Safford filed his complaint on March 28, 2014, asserting six causes of action: Fourth and Fourteenth Amendment violations under § 1983 against Deputy Stewart; Fourth and Fourteenth Amendment violations under § 1983 against Sheriff Barnes; a North Carolina State law claim of false arrest and imprisonment against Sheriff Barnes and Deputy Stewart; a State law claim of battery against Deputy Stewart; vicarious liability claim against Sheriff Barnes incorporating all § 1983 and State-law claims; and a claim of "judgment against the person" under State law against Deputy Stewart.[1] (Doc. 1.) Sheriff Barnes and Deputy Stewart were named in both their official and individual capacities. In response to Safford's claims, Defendants concurrently answered and moved to dismiss part of Safford's complaint for lack of jurisdiction and failure to state a claim. (Docs. 6, 8.) Plaintiff responded (Doc. 10), and Defendants did not reply. The motion is now ready for consideration.

II. ANALYSIS

A. Standard of Review

Federal Rule of Civil Procedure 8(a)(2) provides that a complaint must contain a short and plain statement of the claim showing that the pleader is entitled to relief. Under Federal Rule of Civil Procedure 12(b)(6), "a complaint must contain sufficient factual matter... to state a claim to relief that is plausible on its face.'" Ashcroft v. Iqbal, 556 U.S. 662, 678 (2009) (quoting Bell Atl. Corp. v. Twombly, 550 U.S. 544, 570 (2007)). A claim is plausible "when the plaintiff pleads factual content that allows the court to draw the reasonable inference that the defendant is liable for the misconduct alleged." Id . (citing Twombly, 550 U.S. at 556). A Rule 12(b)(6) motion to dismiss "challenges the legal sufficiency of a complaint considered with the assumption that the facts alleged are true." Francis v. Giacomelli, 588 F.3d 186, 192 (4th Cir. 2009) (internal citations omitted).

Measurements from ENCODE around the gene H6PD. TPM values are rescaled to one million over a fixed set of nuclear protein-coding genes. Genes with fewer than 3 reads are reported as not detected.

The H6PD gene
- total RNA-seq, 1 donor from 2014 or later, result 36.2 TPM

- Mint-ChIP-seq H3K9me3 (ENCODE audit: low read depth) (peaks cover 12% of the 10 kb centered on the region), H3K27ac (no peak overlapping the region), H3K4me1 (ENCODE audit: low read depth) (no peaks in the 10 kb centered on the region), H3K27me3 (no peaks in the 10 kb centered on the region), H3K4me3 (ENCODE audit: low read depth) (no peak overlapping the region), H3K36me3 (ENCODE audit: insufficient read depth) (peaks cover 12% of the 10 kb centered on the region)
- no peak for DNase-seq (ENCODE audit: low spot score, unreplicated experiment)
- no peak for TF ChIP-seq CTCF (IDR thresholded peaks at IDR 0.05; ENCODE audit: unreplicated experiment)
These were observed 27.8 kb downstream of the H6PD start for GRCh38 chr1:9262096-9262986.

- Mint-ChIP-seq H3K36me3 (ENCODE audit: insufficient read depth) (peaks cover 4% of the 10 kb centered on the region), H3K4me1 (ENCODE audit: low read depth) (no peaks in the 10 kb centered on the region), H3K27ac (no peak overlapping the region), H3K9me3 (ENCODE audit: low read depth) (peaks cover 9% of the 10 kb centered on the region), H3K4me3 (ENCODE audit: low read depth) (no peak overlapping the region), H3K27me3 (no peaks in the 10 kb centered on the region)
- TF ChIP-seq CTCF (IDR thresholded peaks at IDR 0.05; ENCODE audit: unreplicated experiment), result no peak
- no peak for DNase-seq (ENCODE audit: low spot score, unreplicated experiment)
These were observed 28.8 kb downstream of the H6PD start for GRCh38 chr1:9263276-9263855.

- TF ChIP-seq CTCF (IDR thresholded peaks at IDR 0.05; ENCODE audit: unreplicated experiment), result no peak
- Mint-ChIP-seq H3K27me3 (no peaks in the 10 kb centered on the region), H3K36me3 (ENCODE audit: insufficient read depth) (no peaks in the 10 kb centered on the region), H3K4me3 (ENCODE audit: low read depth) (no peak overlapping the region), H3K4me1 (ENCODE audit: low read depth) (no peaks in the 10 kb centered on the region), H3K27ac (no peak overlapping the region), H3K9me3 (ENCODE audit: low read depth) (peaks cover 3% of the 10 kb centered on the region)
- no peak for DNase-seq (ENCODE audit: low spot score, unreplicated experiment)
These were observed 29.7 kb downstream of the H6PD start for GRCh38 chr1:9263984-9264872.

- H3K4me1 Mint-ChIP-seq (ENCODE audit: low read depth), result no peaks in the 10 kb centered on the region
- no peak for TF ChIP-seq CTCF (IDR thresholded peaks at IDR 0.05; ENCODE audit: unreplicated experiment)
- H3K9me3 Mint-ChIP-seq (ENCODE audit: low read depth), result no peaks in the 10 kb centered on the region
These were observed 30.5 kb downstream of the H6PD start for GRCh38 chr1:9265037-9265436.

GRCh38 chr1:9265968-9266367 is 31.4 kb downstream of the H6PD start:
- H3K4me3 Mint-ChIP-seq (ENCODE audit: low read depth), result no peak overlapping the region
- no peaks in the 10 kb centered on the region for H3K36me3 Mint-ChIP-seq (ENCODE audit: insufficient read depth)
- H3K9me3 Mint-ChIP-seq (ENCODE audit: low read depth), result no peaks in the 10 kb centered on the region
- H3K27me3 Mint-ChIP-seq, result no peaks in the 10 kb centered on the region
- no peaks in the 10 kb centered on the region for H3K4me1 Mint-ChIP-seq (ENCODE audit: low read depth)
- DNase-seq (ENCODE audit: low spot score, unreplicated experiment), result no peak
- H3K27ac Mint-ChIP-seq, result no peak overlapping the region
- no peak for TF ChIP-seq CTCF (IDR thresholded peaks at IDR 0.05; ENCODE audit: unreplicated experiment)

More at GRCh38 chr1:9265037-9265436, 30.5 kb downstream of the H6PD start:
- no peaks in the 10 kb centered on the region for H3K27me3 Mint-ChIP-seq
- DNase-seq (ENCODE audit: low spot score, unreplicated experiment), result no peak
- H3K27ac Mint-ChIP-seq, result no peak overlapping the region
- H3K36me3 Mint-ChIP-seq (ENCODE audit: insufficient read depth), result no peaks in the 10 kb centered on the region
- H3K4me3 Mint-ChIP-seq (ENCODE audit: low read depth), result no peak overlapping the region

B. Fourteenth Amendment Claims Under 42 U.S.C. § 1983

In his first and second causes of action, Safford brings claims against Defendants under § 1983 for violations of the Fourth and Fourteenth Amendments, alleging use of excessive force and arrest without probable cause. Defendants argue that the facts alleged in the complaint plausibly state a claim only under the Fourth Amendment, not the Fourteenth Amendment. Safford appears to concede this point. (Doc. 10 at 6 ("Plaintiff asserts that this is a Fourth Amendment case.").) Nevertheless, he later contends that the alleged facts regarding the use of excessive force state a claim under both the Fourth and Fourteenth Amendments. (Id. at 7.)

"In addressing an excessive force claim brought under § 1983, analysis begins by identifying the specific constitutional right allegedly infringed by the challenged application of force." Graham v. Connor, 490 U.S. 386, 394 (1989). Claims of excessive force brought under § 1983 implicate either Fourth or Fourteenth Amendment rights. See Orem v. Rephann, 523 F.3d 442, 445-46 (4th Cir. 2008), abrogated on other grounds by Wilkins v. Gaddy, 559 U.S. 34, 38-39 (2010). "The point at which Fourth Amendment protections end and Fourteenth Amendment protections begin is often murky." Orem, 523 F.3d at 446. The Fourth Amendment governs claims of excessive force "in the course of making an arrest, investigatory stop, or other seizure' of [a] person." Graham, 490 U.S. at 388; ...